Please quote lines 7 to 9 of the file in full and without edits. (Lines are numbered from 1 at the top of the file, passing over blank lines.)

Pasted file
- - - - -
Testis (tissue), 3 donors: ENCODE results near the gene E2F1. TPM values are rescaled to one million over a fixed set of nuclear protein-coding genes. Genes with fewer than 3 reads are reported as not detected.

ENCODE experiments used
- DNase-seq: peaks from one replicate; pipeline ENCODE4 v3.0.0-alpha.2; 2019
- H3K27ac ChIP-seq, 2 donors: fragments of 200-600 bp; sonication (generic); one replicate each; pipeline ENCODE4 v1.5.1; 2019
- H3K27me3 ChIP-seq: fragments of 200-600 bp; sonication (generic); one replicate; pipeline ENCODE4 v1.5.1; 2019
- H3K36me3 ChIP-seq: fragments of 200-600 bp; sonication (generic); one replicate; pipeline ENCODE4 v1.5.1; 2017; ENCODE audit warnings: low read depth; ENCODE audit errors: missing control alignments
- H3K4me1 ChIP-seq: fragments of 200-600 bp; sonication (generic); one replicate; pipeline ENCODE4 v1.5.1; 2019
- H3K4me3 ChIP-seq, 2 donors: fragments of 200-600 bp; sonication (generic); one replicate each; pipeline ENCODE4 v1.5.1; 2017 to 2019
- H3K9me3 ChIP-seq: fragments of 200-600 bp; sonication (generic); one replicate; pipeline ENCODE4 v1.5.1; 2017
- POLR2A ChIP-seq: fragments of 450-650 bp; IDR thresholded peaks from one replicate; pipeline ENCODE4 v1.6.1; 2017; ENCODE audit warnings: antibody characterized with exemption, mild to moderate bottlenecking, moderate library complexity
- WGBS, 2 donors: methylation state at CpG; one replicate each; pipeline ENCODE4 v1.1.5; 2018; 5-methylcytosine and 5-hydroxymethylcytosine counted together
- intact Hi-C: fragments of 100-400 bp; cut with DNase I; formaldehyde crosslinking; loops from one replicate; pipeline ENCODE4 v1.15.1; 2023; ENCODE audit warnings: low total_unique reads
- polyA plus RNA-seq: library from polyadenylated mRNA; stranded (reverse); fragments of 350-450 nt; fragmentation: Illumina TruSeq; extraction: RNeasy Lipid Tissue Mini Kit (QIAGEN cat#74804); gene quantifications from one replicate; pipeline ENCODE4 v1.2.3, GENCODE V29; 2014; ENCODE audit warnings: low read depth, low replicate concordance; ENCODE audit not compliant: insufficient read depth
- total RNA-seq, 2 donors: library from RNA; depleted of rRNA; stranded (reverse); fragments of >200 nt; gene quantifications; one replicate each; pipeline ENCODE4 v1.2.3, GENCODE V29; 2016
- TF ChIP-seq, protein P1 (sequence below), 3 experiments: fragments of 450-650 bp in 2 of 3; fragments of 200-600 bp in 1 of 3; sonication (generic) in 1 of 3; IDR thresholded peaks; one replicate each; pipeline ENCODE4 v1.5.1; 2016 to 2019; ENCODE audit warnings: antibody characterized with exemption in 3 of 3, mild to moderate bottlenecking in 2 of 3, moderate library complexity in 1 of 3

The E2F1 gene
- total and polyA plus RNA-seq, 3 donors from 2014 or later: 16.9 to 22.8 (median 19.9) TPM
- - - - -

- H3K4me1 ChIP-seq: fragments of 200-600 bp; sonication (generic); one replicate; pipeline ENCODE4 v1.5.1; 2019
- H3K4me3 ChIP-seq, 2 donors: fragments of 200-600 bp; sonication (generic); one replicate each; pipeline ENCODE4 v1.5.1; 2017 to 2019
- H3K9me3 ChIP-seq: fragments of 200-600 bp; sonication (generic); one replicate; pipeline ENCODE4 v1.5.1; 2017